• Ex-post reviews of evaluations of international development initiatives to consider how other national policies have supported or hindered their effectiveness

A recent review of the use of PCD indicators by selected EU member states highlights that those countries who have a process do not necessarily then have official performance indicators that track PCD/PCSD progress.

PCD Mechanism 'Official' cross-government PCD indicators
Belgium Yes Not yet
Denmark Yes Yes
Finland Yes Not yet
Germany Yes Not yet
Ireland Yes Not yet
Luxembourg Yes Not yet
Netherlands Yes Yes
Sweden Yes Yes

Source: ECDPM Discussion paper 171, Use of PCD indicators by a selection of EU Member States, Jan 2015

A number of reviews have highlighted that there is a need to strengthen and make explicit the causal logic chain between PCD/PCSD.[38] An evaluation of the impact of PCD activity across member states similarly concluded that more work was required to establish a causal link between PCD/PCSD reviews of policies and the consequent impacts that might then be measured by indicators.[39] The overall conclusion of the evaluation was that while changes in policies could be evidenced, it was not yet possible to ascribe an impact of these changes in quantitate terms on the international development process.

Determining expectation for impact is clearly a crucial stage in the process for defining relevant and appropriate indicators that this may need to be revisited with Scottish Government colleagues.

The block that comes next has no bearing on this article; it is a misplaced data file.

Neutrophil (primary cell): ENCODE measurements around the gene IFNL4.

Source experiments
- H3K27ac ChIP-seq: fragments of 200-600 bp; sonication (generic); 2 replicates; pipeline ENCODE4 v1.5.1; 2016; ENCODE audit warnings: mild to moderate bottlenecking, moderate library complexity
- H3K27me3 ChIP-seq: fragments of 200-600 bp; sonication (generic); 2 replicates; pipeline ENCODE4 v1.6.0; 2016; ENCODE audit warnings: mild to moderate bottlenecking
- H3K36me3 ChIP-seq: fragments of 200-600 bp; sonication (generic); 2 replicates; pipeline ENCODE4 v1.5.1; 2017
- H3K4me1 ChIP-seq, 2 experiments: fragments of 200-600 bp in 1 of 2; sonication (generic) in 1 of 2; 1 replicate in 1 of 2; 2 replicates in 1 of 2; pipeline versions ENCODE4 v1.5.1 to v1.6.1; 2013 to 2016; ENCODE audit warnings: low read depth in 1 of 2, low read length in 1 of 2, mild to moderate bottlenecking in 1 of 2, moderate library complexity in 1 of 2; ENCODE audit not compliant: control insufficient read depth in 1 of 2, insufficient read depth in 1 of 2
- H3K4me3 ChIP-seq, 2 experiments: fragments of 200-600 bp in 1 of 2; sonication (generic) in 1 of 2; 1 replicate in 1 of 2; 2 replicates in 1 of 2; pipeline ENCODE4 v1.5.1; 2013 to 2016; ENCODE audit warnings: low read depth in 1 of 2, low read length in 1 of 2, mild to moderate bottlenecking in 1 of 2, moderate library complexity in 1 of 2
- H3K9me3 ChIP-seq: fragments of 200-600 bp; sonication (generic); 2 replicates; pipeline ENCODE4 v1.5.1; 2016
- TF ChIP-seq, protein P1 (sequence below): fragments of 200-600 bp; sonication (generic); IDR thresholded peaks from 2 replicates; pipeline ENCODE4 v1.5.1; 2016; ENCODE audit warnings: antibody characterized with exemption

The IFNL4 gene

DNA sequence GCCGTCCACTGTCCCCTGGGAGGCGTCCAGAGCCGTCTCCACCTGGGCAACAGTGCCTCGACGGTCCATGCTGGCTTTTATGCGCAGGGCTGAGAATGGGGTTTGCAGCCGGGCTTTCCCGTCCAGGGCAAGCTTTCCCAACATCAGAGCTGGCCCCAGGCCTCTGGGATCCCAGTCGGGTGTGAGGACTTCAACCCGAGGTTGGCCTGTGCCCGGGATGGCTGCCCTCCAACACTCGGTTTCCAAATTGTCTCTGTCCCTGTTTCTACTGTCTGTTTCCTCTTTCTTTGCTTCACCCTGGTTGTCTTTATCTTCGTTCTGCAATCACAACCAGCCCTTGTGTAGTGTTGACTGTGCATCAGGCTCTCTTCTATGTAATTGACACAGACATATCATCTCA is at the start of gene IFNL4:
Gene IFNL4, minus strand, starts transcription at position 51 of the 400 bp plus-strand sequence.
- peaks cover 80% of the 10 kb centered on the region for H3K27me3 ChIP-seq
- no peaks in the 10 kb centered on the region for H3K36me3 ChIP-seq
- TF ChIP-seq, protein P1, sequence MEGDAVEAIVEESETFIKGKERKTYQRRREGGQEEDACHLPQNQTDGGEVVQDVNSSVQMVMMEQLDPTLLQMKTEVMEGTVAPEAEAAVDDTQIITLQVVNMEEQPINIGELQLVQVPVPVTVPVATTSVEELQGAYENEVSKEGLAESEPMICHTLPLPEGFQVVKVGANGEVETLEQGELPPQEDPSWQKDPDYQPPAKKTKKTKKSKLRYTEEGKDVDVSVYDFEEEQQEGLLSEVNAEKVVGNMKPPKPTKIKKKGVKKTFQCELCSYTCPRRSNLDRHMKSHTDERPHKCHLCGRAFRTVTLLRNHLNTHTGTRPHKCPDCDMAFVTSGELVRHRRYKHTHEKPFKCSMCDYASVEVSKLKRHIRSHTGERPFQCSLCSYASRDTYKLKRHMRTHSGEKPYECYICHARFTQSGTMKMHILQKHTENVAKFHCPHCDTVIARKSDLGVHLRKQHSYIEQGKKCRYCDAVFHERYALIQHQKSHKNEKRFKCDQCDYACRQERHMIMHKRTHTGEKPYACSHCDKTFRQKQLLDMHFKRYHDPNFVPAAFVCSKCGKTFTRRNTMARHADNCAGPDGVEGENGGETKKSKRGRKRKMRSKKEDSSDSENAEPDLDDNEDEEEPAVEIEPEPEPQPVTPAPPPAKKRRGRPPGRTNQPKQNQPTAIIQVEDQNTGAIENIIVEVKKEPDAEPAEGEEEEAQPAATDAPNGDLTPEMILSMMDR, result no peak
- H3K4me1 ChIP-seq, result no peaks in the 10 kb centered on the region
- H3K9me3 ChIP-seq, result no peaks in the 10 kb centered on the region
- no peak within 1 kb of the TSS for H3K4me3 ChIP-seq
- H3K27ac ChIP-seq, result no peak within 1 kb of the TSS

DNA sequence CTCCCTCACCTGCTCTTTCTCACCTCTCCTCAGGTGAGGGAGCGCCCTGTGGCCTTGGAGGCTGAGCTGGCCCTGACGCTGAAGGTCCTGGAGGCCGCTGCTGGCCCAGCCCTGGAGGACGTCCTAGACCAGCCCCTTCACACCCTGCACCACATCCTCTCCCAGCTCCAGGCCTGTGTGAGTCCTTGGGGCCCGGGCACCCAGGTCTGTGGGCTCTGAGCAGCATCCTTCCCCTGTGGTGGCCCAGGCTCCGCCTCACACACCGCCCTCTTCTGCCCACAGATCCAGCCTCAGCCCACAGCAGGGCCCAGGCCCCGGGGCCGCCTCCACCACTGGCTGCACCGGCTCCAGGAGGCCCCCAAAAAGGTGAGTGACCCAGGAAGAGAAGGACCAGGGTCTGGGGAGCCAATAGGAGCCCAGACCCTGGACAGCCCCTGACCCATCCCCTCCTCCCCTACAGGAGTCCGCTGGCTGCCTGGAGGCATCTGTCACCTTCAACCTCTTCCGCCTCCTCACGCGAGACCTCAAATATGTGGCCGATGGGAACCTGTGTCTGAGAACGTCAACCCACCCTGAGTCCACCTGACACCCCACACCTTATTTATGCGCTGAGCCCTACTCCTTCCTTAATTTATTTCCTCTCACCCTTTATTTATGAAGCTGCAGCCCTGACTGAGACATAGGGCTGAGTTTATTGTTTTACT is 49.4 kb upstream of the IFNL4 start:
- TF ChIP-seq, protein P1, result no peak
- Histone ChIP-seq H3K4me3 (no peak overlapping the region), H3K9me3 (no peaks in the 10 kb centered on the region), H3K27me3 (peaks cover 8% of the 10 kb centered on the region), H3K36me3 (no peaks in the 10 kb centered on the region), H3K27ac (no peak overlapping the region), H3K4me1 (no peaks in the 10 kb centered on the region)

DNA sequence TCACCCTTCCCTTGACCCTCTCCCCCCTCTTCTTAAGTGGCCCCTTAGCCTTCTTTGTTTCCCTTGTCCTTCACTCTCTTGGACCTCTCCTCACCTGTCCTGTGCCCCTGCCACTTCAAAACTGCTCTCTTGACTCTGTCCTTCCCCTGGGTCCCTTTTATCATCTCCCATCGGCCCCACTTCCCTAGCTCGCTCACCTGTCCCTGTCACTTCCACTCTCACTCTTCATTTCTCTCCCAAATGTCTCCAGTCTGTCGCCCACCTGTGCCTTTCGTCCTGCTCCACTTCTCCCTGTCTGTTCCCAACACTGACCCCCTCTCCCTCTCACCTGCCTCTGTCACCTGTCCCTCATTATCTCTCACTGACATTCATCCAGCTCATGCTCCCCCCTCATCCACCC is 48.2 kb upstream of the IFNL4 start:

Example of a logic chain linking PCD/ PCSD to indicators: Sweden
This image illustrates examples of chains of causality in the area of trade and finance in Sweden based on the ECDPM Discussion paper 171

Source: ECDPM Discussion paper 171, Use of PCD indicators by a selection of EU Member States, Jan 2015

In their seminal paper, King and Matthews (2012) also identified the challenges that can arise by a lack of precision in measure definition. This , for example, can be at the level of using concepts as indicators - in the Swedish example above, the indicators are not indicators as they have no defined scale and could not be quantified as they stand. These criticisms are repeated by ECDPM (2015) who found that across the member states reviewed "different logical frameworks mix up objectives, targets, actions and indicators."[40]

King and Matthews (2012) proposed that indicators be categorised to avoid this confusion:

  • Outcome indicators: these focus on outcomes such as socio-economic variables (e.g. income per capita, student enrolment rates, etc.).
  • Policy outputs: that capture the changes in policies designed to be more coherent with development. E.g. the level of tuition fees for students from developing countries, food tariffs for imports from developing countries, etc.
  • Policy inputs: that should be used where it may be difficult to summarise the output of a policy into a single indicator, e.g. the proportion of funding that supports the primary objectives of the developing country.
  • Policy stance indicators: relate to treaty or protocol agreements e.g. the signing of international agreements on financial transparency, etc.